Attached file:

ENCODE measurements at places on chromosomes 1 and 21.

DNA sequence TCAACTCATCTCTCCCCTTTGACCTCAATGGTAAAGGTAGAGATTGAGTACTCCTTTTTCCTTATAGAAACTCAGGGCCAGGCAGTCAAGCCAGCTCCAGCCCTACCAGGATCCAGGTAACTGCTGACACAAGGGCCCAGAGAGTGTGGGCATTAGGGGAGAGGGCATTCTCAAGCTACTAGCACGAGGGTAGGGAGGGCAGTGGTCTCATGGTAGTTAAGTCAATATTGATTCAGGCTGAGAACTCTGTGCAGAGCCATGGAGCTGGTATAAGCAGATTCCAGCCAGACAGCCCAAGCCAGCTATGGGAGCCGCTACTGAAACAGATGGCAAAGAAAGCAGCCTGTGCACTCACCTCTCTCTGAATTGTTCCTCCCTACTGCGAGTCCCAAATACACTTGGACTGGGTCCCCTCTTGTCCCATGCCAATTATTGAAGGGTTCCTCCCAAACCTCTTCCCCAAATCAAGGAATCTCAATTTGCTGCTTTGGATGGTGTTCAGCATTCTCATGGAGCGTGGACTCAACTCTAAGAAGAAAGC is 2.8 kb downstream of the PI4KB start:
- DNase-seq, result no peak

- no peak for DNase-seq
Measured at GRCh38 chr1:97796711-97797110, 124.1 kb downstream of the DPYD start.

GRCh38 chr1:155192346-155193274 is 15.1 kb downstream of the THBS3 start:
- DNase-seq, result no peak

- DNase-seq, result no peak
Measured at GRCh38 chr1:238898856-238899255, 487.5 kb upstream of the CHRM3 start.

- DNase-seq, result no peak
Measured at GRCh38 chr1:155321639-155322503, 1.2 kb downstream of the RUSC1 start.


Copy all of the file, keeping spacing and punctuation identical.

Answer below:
ENCODE measurements at places on chromosomes 1 and 21.

DNA sequence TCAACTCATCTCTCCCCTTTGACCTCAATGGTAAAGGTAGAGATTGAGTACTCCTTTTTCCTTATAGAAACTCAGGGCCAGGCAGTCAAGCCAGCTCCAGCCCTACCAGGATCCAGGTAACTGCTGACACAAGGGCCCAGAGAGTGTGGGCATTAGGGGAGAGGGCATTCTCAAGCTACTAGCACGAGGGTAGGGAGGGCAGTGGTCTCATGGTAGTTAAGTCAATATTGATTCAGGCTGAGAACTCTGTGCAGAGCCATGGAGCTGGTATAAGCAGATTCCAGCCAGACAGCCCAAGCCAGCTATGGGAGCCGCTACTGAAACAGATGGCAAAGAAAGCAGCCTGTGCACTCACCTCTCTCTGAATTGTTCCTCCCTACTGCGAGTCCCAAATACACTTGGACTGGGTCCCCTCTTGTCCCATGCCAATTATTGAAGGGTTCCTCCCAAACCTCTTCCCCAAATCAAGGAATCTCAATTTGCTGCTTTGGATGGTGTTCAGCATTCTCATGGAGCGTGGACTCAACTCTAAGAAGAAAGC is 2.8 kb downstream of the PI4KB start:
- DNase-seq, result no peak

- no peak for DNase-seq
Measured at GRCh38 chr1:97796711-97797110, 124.1 kb downstream of the DPYD start.

GRCh38 chr1:155192346-155193274 is 15.1 kb downstream of the THBS3 start:
- DNase-seq, result no peak

- DNase-seq, result no peak
Measured at GRCh38 chr1:238898856-238899255, 487.5 kb upstream of the CHRM3 start.

- DNase-seq, result no peak
Measured at GRCh38 chr1:155321639-155322503, 1.2 kb downstream of the RUSC1 start.